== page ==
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Many sustainability reporting standards exist today to give guidance on what to report and how. This article explores different reporting standards and frameworks as well as factors to consider when choosing one to work with.
Sustainability reporting standards or reporting frameworks are guidelines to report ESG impact on an organisational level. Standards are created by experts in various topics and industries. They provide orientation on preparing or filing disclosures in a systematic and relevant manner applicable to a wide range of industries, organisational size and scale, and reporting objectives.
Any company embarking on sustainability reporting faces the same question at some point: what to report, and how? Thankfully, reporting standards and frameworks exist to make the attempt a whole lot more manageable. They simplify the process by outlining best practices for reporting sustainability impacts, including on a granular level the metrics and indicators that best define impact.
Here is an overview of the most important ESG reporting standards that exist in the reporting space today:
The EU Sustainability Reporting Standards (ESRS) is being developed to support the Corporate Sustainability Reporting Directive (CSRD), which would make ESRS-aligned reporting mandatory for companies.
The EU taxonomy is a classification system, establishing a list of environmentally sustainable economic activities. The goal is to create more transparency around the sustainability of companies’ business activities.
Global Reporting Initiative (GRI) Standards is a modular set of universal, sectoral, and topical standards. GRI Standards guide the disclosure of an organisation's economic, environmental, and social impacts and the management of those impacts.
Comprised of 77 industry-specific reporting guidelines, the SASB Standards guides organisations to report on the risks and opportunities surrounding the most financially material ESG topics of their industry.
The Task Force on Climate-related Financial Disclosures (TCFD) recommendations is a framework to report on climate-related menace and chance faced by a business.
The Carbon Disclosure Project (CDP) is a disclosure system focused on environmental impacts, specifically water-, climate-, and forest-related topics.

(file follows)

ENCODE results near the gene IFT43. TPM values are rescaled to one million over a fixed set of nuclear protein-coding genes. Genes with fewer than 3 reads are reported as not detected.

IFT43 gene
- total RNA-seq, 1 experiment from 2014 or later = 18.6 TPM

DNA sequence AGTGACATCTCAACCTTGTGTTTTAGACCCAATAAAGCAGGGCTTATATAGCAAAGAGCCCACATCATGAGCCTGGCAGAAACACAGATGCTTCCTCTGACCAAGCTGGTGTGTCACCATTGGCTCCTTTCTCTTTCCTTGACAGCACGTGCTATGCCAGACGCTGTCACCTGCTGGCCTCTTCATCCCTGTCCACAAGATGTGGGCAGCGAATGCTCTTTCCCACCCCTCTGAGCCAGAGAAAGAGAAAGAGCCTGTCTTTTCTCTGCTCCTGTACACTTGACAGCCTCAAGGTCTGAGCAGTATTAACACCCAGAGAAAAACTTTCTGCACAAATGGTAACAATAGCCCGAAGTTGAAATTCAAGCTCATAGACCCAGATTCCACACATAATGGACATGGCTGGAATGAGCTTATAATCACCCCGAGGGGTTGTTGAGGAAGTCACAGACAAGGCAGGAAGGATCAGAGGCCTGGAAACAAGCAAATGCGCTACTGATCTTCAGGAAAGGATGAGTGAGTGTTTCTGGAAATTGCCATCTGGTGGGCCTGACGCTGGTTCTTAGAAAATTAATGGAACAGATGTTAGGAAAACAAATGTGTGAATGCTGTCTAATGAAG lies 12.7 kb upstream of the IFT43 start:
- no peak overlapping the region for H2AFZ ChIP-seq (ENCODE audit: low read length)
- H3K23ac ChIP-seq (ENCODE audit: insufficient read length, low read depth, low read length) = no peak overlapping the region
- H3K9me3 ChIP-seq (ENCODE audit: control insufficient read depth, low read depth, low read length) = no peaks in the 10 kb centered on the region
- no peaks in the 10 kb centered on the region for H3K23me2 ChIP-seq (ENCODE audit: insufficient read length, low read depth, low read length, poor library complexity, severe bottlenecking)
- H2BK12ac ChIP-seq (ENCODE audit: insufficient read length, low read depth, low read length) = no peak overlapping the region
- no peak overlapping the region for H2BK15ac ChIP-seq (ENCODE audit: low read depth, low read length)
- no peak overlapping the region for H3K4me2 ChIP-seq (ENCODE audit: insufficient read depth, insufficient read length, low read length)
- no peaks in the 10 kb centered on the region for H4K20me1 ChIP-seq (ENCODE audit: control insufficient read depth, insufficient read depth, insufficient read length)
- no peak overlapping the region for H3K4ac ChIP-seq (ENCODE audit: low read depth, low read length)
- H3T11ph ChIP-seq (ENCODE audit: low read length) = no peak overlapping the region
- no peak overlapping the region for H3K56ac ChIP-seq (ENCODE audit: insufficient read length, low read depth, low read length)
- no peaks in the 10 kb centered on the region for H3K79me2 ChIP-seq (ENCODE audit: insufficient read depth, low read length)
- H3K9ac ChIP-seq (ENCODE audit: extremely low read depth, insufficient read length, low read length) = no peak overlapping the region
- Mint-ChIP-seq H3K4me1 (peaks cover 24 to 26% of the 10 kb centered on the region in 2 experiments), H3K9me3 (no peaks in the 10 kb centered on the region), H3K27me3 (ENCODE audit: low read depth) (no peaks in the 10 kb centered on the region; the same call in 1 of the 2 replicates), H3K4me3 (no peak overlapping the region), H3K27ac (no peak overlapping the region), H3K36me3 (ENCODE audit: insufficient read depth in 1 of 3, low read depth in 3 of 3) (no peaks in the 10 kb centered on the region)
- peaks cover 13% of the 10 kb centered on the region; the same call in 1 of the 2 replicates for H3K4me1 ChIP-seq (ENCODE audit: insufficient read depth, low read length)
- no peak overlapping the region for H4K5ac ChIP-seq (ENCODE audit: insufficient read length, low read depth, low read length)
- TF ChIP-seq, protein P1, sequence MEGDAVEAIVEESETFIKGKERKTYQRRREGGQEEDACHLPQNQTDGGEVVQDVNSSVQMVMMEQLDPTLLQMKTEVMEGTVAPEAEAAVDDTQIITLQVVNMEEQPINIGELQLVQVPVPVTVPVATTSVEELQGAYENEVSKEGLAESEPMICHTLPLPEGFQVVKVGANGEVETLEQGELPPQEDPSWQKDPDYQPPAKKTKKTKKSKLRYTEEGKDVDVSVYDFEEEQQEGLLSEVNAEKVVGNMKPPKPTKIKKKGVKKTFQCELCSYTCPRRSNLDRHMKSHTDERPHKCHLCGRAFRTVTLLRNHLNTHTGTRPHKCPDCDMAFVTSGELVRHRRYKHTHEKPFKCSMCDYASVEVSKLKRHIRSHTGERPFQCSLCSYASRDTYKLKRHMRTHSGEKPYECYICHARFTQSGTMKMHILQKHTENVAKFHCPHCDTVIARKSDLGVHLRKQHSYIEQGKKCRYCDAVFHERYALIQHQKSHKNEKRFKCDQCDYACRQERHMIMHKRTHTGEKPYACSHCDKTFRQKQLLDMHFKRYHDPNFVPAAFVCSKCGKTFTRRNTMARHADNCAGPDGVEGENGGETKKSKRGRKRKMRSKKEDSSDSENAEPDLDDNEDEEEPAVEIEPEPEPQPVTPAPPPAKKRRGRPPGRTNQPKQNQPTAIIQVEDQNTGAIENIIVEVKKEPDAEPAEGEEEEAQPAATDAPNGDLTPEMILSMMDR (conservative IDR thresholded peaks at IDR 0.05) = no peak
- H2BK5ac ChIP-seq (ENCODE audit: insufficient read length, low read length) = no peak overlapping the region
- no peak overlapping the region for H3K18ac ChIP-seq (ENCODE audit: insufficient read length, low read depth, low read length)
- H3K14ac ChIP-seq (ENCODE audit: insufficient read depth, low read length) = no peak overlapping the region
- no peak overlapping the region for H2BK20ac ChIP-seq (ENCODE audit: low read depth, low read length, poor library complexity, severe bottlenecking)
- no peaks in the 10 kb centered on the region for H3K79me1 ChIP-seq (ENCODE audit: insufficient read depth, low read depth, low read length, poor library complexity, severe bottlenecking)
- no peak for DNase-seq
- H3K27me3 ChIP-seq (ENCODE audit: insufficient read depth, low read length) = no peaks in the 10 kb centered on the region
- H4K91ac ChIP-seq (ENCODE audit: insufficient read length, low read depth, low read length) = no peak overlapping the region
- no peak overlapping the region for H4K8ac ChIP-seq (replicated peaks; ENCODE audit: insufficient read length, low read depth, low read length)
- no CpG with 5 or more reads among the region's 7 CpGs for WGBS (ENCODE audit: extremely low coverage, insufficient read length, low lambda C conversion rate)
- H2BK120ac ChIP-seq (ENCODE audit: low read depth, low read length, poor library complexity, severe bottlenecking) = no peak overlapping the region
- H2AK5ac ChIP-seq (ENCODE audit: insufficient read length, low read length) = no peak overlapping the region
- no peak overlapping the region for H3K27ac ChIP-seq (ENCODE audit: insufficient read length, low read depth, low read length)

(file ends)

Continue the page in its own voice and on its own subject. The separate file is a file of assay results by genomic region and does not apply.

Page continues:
The IFRS Foundation is developing a global baseline for sustainability reporting for the capital markets, with a focus on the impact of sustainability on enterprise value.
The GHG Protocol is an accounting standard to measure and report greenhouse gas emissions and is the basis for Scope 1, 2, and 3 classification.
Several factors influence the decision to use certain reporting standards over others. These factors determine which framework you should choose:
Growing concerns about climate accountability and the role of business in national low-carbon blueprints are prompting new legislation on climate disclosures, and with it, the development of climate reporting standards. Climate reporting is a new tool to assess and disclose climate-related risks and opportunities.
All general reporting standards include guidance on climate or emissions reporting, the major difference being the degree and depth of reporting.
At present, the most recognised climate reporting framework is the TCFD, which has been adopted by several OECD countries in rapid succession.
The GHG Protocol forms the foundational basis for most emissions reporting, even if not explicitly stated. Most companies use its carbon accounting principles to measure their carbon footprint. Even frameworks including the GRI Standards and TCFD build on Protocol concepts, forming a common and consistent language for emissions tracking.
Ratings agencies such as MSCI, S&P Global, Dow Jones, and FTSE use independent frameworks developed internally to assess companies on a range of sustainability dimensions. These frameworks do not offer guidelines on what ESG indicators to report and how but can provide useful insights into the aspects that investors take into consideration. Accordingly, companies can refer to these ratings frameworks to inform their reporting approach.
Hybrid models have emerged where traditional financial reporting frameworks are modified to include non-financial information. The Integrated Reporting Framework, for example, adopts a holistic value creation approach that combines both financial and sustainability-related disclosures in its guidelines.
Our first advice to reporting companies is to determine the reporting objective:
But our best advice is to maintain the best of intentions while improving as the reporting journey progresses. Perfection is an unrealistic expectation, more so when the reporting standards themselves are still being developed and refined.
Set progressive goals for the reporting journey, taking care to set up the processes for data collection. A solid foundation for data collection will enable a smoother reporting experience in the long run. As reporting matures, you may find your chosen framework diverging from your needs or objectives. This can be supplemented with additional standards or by making a transition to a new framework.